Review: Family Lexicon

Family Lexicon (also titled Family Sayings) is a semi-autobiographical novel by the Italian writer Natalia Ginzburg. It takes place between 1920 and 1950, and she narrates aspects of her daily life starting with early childhood memories until she reaches adulthood. It mostly follows a linear order but instead of making the events a central core to the story, the book focuses on people’s behaviors and communication styles, hence the title.

The book describes how the author’s family, among many other Italian families, lived through the fascist period and those first post-World War II years. Ginzburg’s writing style is eloquent and ironic, even when describing these grim times and the difficulties she had to face.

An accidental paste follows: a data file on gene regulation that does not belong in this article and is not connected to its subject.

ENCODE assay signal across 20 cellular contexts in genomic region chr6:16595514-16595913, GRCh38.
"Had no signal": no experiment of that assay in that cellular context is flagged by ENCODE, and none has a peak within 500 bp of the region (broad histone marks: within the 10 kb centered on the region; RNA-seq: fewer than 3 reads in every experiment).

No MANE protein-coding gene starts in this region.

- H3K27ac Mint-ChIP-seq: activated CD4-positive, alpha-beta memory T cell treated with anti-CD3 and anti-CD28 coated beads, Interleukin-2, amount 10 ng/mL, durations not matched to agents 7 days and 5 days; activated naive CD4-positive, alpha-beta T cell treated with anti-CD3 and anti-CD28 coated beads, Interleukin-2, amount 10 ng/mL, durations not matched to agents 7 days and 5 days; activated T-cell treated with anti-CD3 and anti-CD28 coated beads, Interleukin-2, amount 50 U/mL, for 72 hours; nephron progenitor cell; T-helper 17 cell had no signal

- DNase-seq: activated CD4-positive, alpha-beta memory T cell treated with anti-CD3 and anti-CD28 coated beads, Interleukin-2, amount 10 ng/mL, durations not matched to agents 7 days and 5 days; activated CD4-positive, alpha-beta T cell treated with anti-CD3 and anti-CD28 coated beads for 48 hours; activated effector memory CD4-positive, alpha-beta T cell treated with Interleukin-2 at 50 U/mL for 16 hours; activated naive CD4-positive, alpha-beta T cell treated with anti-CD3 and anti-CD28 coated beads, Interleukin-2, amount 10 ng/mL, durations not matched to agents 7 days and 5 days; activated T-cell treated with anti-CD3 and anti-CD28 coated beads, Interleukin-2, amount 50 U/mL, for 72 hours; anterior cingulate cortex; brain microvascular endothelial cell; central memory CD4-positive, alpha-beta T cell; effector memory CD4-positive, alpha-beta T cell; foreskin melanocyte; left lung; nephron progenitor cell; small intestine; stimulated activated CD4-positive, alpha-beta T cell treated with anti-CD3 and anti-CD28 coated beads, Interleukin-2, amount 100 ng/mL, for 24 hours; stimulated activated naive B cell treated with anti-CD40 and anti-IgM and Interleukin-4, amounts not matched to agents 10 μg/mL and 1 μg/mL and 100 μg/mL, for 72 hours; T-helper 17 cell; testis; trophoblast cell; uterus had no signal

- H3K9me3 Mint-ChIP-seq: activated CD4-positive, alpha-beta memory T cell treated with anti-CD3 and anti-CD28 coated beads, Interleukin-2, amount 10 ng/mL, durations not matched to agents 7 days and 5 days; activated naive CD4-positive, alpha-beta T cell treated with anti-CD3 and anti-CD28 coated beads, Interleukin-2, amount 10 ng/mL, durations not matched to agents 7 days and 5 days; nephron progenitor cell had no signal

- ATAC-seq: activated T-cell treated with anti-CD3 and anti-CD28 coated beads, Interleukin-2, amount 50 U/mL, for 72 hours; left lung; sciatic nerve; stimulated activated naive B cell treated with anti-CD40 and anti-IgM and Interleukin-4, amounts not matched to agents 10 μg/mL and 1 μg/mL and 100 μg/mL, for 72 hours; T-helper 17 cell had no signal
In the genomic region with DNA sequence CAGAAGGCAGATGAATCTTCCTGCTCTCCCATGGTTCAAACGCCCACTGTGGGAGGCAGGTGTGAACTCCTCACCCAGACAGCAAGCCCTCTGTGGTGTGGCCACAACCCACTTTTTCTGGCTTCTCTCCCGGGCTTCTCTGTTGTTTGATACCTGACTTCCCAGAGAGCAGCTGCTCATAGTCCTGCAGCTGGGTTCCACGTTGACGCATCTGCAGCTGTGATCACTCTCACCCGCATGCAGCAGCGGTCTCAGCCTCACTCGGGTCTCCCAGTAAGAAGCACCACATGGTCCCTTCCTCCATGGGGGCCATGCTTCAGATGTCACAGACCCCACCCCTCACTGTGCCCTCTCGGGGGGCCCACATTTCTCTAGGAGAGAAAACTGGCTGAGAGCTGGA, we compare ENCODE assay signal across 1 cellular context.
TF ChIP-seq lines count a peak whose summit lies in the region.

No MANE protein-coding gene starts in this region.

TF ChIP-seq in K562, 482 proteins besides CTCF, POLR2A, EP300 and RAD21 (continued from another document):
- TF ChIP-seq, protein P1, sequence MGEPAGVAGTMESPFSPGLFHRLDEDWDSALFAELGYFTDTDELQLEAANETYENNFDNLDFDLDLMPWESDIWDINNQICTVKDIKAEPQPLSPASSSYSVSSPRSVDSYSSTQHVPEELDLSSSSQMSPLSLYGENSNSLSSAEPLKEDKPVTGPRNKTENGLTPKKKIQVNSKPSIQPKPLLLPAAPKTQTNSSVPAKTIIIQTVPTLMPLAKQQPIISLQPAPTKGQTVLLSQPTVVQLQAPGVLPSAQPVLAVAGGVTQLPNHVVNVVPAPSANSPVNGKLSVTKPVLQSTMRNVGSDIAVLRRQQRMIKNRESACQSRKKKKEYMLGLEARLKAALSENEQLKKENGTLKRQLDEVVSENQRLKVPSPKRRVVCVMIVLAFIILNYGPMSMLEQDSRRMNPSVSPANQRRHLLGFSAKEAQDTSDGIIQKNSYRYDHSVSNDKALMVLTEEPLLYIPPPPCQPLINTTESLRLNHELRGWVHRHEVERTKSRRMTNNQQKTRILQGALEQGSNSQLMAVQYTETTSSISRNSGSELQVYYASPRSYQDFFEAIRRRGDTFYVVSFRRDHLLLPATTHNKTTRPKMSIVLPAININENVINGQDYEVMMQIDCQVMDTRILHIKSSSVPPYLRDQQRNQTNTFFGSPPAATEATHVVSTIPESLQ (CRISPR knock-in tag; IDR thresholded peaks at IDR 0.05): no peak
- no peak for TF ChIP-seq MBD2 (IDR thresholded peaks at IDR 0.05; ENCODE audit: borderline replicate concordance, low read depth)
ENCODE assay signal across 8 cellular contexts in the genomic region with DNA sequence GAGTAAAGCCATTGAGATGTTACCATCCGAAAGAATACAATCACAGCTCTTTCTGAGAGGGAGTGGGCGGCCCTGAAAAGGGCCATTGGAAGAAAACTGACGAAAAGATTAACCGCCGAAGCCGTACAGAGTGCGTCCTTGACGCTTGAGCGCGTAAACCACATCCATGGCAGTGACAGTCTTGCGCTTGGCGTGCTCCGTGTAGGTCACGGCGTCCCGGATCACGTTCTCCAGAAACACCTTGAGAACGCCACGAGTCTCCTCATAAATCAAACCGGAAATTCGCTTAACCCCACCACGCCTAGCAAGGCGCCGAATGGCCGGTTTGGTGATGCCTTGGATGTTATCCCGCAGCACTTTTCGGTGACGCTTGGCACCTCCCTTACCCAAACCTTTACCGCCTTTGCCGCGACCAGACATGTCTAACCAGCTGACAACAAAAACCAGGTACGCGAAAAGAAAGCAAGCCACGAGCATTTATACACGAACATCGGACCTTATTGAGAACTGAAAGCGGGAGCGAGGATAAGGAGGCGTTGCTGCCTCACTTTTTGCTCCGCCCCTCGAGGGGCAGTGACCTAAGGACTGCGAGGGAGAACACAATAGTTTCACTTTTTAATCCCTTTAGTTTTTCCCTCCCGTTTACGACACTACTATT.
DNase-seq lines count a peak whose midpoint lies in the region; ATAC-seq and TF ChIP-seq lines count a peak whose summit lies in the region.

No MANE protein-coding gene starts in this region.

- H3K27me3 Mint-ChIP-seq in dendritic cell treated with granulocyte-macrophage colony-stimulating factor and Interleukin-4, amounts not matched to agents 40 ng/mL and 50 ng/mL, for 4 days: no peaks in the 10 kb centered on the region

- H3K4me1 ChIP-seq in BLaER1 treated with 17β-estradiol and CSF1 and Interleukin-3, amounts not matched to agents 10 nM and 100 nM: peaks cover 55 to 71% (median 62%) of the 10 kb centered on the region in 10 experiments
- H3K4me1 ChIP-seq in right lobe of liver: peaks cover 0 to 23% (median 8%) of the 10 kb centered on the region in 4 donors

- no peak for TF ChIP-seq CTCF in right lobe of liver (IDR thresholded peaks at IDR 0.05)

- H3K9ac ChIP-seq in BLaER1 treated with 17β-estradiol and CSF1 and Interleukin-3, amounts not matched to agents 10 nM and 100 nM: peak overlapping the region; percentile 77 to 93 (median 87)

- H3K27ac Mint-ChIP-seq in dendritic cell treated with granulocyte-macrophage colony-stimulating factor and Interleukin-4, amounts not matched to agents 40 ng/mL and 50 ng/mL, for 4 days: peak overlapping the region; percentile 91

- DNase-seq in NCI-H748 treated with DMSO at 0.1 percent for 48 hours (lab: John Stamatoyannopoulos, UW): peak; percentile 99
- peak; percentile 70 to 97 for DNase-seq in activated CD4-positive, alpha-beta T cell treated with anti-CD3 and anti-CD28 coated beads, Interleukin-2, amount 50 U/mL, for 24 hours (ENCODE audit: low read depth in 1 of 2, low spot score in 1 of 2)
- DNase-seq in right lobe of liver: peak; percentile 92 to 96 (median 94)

I read this book deliberately slowly, the ambiance surrounding the characters just felt so tangible and homey, I did not want it to end. While reading it, it also made me question my own family’s lexicon. If it weren’t for this book, I wouldn’t have realized how many words, phrases, and inside jokes that my family members usually repeat would have no meaning or simply confuse external passersby.

t seems to me that Natalia Ginzburg is a rather low-key author that deserves more recognition, and I cannot wait to read more books by her.